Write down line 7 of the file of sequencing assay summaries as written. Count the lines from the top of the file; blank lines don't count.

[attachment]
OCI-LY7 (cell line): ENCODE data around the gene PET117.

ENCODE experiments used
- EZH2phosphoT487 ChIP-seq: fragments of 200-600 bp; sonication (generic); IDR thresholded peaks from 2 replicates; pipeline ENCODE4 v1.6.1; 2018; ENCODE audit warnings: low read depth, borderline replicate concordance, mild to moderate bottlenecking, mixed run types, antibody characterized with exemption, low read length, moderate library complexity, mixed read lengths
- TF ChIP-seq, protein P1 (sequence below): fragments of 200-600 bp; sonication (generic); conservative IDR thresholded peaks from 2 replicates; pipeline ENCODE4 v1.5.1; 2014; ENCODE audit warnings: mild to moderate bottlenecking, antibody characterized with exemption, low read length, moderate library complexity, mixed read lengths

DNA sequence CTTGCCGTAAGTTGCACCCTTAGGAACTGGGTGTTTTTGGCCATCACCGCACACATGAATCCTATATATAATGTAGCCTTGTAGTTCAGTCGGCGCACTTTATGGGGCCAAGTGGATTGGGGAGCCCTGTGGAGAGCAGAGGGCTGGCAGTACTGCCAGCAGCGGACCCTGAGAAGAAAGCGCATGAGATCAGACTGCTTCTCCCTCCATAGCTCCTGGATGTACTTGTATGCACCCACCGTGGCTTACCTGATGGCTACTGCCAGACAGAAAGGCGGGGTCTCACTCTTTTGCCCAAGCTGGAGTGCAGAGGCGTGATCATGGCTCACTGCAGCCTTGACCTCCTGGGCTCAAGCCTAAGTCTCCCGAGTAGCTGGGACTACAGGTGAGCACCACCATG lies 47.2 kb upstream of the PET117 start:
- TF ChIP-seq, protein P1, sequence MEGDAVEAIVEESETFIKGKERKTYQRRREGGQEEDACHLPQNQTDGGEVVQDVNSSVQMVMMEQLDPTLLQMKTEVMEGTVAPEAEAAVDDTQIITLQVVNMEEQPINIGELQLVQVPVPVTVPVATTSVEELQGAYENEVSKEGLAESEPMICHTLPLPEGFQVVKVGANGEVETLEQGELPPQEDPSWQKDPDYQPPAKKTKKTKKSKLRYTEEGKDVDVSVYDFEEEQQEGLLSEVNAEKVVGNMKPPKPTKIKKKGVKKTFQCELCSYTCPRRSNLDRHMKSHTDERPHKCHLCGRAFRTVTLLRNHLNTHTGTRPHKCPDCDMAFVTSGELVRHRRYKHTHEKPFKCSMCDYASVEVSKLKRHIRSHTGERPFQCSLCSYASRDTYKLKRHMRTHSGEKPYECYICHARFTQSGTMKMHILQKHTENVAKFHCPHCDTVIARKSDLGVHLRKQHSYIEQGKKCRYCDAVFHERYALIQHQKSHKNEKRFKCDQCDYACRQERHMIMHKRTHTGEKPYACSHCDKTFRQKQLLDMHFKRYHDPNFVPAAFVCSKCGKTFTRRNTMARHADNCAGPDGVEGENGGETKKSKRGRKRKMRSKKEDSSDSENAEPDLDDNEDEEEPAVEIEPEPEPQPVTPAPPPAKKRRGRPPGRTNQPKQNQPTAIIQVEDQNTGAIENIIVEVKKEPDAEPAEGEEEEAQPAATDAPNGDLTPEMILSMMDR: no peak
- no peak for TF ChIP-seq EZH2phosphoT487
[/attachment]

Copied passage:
- no peak for TF ChIP-seq EZH2phosphoT487